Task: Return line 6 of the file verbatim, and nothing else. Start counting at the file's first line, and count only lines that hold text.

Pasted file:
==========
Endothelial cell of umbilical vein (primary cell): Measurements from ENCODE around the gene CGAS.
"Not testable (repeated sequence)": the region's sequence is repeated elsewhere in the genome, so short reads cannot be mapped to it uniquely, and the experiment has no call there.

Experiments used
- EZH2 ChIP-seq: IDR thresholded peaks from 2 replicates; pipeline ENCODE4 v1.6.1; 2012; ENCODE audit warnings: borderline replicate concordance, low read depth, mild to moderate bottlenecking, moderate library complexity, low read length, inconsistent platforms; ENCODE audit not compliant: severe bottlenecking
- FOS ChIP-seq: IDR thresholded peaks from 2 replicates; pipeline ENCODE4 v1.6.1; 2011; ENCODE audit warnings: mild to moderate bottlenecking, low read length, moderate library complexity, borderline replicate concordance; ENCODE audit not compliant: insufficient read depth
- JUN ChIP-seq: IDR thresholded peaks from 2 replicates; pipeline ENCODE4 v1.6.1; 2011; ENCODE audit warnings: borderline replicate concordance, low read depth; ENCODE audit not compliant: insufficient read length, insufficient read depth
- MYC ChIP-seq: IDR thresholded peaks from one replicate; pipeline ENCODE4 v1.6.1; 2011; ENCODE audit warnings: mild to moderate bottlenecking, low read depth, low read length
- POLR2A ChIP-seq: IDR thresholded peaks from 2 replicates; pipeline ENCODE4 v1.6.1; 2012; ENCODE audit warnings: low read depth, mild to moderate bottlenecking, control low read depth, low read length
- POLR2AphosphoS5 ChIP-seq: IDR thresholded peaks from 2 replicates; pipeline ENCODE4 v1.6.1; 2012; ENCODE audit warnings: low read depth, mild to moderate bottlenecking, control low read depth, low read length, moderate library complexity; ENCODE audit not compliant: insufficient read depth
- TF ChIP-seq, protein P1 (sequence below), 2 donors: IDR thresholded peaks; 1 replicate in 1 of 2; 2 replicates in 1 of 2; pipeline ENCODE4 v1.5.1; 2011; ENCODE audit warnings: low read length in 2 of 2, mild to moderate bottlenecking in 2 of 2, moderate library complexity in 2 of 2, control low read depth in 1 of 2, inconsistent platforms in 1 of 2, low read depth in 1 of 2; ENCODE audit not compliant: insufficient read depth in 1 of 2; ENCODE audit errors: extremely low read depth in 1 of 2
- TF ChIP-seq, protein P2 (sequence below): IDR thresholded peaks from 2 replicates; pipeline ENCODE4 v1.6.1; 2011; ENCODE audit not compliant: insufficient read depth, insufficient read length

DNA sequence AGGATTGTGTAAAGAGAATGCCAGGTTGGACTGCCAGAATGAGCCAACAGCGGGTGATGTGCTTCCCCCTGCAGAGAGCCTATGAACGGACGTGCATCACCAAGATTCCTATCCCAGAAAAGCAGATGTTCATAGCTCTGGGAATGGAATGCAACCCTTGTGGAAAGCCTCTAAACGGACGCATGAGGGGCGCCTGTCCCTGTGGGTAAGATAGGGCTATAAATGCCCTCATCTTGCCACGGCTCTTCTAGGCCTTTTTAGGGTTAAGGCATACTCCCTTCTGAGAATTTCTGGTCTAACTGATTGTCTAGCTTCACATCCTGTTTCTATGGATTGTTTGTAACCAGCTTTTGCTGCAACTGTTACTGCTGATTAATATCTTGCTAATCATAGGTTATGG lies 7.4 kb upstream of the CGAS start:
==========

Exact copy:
- JUN ChIP-seq: IDR thresholded peaks from 2 replicates; pipeline ENCODE4 v1.6.1; 2011; ENCODE audit warnings: borderline replicate concordance, low read depth; ENCODE audit not compliant: insufficient read length, insufficient read depth